Published On: Sun, Jul 17th, 2016

State labours to retain top slot in Ayurveda – The New Indian Express

KOCHI: “Let them take our pepper but they cannot steal our Njattuvela,” replied a magnanimous Zamorin (Samoothiri) when his subjects told the monarch that Portugese invaders had been stealing the natives’ pepper seedlings.

Much like Njattuvela– special occasions to do specific activities, in this case the planting of njaarus or saplings, which were determined according to the sun’s position in relation to the stars– one of the leit motifs that defined Kerala’s rich heritage, Ayurveda is unique to God’s Own Country.

Now, though, there has been a sea change, with the state encountering several challenges in its bid to retain its numero uno status in the field of Ayurveda.

A key factor, pointed out by the captains of industry is the emergence of new markets, including those in the neighbouring states.

“The biggest challenge faced by us is the availability of the genuine medicinal herbs. This is mainly due to the lack of resource persons, who can identify the herbs’ genuineness. Also, if you factor in the market value of the land, the cultivation of herbs may not be a profitable business. This will have an impact on the mass production of medicines and oils,” said Sajeev Kurup, organiser of the Kerala Aurvedic Promotion Society

Besides, the mushrooming of Ayurveda centres in other countries has already resulted in a fall in the number of clients during September-March season.

“A major chunk of our foreign clients is beginning to opt for Sri Lanka since the island nation’s weather is more or less identical to that of Kerala. As a result, we face the prospect of losing our clients to Colombo.  Another fact which contributes to the exodus is that majority of the female  clients, aged 40 plus, are from European countries. Since our female masseurs are dimunitive compared to the tall, strapping Western women, male masseurs have to attend to them.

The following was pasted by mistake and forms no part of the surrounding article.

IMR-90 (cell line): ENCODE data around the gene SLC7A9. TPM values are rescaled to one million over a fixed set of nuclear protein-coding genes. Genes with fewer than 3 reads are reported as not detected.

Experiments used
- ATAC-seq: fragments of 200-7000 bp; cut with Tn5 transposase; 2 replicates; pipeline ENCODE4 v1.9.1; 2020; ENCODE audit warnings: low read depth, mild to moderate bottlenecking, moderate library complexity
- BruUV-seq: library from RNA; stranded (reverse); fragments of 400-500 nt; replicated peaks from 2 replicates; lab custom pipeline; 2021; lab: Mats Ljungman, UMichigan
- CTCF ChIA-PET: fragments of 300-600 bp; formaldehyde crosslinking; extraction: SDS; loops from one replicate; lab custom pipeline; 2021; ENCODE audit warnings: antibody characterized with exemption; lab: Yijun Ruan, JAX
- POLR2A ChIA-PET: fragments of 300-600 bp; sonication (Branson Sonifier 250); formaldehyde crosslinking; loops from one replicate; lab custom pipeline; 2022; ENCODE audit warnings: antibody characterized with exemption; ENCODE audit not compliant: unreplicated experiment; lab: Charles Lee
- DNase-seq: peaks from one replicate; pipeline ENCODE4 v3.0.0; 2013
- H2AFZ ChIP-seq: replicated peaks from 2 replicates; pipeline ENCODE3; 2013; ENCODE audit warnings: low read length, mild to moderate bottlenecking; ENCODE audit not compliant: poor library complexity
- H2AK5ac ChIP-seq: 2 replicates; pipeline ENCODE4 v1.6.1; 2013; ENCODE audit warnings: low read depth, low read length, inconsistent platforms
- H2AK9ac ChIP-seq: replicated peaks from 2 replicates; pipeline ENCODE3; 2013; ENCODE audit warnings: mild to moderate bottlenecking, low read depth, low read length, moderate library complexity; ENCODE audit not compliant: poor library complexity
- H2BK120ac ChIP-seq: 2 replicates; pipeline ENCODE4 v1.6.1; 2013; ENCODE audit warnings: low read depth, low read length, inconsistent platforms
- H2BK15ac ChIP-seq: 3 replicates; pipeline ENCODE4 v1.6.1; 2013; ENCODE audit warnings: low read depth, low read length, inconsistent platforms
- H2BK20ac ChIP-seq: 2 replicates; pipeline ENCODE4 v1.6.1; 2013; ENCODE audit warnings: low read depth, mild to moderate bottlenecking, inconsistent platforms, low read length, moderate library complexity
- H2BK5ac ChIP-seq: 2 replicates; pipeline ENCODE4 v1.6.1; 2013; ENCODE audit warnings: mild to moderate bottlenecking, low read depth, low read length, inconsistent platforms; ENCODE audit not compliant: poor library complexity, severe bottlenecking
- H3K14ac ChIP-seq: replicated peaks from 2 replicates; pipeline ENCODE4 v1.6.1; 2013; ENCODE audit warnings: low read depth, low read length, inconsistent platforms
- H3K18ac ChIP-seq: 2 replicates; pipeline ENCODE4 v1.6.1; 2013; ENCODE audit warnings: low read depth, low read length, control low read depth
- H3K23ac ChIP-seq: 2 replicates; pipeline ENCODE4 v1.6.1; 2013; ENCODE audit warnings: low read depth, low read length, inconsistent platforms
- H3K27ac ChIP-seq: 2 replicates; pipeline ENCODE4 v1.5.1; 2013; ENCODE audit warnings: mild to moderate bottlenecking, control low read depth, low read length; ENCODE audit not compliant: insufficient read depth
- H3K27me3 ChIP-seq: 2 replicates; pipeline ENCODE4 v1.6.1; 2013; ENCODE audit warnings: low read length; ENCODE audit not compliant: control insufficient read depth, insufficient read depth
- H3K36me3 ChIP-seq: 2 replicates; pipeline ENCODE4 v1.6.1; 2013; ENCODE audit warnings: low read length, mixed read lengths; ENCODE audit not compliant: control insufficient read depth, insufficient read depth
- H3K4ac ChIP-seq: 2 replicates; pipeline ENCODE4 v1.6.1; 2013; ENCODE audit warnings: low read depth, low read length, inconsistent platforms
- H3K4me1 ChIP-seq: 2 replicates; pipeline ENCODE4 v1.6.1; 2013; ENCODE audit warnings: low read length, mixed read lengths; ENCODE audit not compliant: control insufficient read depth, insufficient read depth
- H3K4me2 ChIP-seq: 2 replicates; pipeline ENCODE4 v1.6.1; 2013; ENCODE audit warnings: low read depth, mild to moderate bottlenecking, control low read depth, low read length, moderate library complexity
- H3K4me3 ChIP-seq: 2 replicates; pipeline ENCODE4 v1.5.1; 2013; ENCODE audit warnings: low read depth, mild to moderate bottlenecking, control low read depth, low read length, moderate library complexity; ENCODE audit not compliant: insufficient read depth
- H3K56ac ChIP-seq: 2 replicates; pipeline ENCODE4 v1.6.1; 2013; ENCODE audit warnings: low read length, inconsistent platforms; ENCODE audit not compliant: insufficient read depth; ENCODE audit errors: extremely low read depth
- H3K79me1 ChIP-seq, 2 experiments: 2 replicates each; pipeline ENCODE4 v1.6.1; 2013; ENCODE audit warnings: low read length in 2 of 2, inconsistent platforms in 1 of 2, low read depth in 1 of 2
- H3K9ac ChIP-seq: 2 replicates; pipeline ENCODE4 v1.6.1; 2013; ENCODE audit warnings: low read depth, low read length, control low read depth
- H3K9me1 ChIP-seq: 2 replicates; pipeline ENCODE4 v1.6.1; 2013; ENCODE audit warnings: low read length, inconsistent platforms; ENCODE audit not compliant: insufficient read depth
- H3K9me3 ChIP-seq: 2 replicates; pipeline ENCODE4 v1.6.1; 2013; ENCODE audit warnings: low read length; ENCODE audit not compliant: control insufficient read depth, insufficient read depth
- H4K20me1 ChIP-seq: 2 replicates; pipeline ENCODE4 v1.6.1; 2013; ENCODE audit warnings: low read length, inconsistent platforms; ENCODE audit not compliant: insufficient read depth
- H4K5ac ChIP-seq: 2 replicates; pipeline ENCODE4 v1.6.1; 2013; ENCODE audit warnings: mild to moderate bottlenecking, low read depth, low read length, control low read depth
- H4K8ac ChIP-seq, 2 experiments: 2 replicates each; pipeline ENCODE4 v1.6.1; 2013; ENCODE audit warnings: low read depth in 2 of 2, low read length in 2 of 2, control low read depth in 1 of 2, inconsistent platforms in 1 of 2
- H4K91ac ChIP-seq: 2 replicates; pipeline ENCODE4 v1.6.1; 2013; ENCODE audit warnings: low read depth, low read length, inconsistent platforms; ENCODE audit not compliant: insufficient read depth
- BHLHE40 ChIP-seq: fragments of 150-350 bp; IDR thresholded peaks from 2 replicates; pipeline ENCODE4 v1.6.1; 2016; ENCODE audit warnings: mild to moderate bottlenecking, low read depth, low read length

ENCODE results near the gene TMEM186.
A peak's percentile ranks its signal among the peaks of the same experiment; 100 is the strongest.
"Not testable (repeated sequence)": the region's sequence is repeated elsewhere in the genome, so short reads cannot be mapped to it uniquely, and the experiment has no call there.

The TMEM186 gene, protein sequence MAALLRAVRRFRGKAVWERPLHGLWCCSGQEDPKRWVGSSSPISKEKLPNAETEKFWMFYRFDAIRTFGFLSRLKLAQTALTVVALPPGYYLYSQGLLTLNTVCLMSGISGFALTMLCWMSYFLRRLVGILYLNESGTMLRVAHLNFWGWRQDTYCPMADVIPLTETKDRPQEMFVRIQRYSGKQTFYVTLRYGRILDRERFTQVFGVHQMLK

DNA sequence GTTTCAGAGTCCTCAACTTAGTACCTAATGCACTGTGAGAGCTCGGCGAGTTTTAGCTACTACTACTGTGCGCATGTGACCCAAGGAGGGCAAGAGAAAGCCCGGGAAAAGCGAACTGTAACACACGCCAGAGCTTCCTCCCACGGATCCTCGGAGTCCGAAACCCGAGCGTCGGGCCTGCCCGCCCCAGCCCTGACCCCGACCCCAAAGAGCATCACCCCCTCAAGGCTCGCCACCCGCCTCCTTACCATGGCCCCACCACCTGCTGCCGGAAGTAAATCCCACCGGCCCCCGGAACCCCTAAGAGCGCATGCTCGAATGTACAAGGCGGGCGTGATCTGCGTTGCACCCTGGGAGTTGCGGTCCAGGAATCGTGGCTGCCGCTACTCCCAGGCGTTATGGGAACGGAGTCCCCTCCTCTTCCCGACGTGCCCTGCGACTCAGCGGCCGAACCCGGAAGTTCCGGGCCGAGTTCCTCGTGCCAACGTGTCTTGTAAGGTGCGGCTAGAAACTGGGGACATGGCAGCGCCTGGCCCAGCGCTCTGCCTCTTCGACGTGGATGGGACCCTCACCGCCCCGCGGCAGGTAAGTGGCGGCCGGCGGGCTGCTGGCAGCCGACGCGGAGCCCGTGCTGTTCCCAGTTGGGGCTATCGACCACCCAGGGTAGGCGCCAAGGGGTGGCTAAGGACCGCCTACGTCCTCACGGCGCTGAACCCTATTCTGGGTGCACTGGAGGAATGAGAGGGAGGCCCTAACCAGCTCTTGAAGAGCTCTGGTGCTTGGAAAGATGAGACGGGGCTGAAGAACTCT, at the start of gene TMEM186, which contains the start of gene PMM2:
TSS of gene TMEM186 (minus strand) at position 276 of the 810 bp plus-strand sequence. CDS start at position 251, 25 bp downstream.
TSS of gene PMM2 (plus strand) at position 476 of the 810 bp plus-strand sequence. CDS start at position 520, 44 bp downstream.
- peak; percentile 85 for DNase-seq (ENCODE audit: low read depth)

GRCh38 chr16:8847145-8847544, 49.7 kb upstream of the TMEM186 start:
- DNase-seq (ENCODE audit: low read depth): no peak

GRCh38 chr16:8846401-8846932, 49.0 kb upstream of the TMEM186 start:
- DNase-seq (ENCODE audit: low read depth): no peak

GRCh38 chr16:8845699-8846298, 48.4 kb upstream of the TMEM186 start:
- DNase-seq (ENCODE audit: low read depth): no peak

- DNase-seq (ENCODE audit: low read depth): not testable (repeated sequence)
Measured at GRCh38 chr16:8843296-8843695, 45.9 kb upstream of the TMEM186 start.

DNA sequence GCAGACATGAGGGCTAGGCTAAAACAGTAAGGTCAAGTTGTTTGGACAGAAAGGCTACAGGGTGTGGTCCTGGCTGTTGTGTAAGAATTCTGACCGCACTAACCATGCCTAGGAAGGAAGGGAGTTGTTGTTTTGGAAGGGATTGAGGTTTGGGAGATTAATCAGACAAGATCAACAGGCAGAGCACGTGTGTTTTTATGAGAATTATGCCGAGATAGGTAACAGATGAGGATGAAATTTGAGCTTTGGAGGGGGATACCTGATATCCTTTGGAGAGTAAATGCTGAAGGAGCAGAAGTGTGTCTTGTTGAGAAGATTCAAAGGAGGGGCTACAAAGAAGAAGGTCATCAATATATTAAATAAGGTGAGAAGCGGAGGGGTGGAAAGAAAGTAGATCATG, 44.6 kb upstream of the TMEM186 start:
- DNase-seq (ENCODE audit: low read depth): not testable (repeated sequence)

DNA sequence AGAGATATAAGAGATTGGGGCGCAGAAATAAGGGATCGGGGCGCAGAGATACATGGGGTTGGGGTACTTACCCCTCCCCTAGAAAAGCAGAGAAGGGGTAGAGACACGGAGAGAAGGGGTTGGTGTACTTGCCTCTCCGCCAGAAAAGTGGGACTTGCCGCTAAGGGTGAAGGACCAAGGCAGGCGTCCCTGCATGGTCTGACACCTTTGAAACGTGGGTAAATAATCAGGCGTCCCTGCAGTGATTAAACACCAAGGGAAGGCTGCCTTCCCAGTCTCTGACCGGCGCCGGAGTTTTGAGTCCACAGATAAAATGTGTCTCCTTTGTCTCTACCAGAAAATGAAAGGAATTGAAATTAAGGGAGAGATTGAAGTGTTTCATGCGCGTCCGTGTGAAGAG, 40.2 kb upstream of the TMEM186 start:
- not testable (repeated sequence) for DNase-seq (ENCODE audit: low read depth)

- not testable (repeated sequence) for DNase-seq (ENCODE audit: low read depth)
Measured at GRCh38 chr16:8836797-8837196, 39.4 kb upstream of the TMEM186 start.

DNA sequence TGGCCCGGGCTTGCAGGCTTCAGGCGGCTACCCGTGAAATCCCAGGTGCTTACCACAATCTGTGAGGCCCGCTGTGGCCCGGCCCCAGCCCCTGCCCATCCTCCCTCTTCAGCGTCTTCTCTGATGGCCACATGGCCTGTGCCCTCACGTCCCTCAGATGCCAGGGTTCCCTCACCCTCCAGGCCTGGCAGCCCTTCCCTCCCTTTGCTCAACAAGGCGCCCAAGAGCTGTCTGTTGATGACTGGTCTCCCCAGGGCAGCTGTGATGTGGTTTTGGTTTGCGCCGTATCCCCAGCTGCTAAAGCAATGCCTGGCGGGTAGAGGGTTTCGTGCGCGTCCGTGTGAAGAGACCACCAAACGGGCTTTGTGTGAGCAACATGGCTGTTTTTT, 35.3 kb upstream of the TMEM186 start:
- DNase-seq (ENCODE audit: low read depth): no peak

“Though we dont allow cross-gender massage (massaging a member of the opposite sex) it is perfectly legal in Sri Lanka,” said an industry insider.

According to Ravi Sankar, an industry veteran, we are now cashing in on the wellness factor of the system. “We are yet to focus on the curative aspect of the same which will open a sea of opportunity to us. Along with this, the manufacturing segment should be tapped into as the majority of Ayurvedic medicines currently available in Kerala are sourced from North India,” he said.

We may not be an eternal optimist like the legendary ruler as the seasons have gone for a toss. But the state will hold centre stage as long as the rain gods shower their blessings in the month of Karkkidakam. It is only by cornering a better part of the market share that Kerala can hope to remain in the driver’s seat in Ayurveda.

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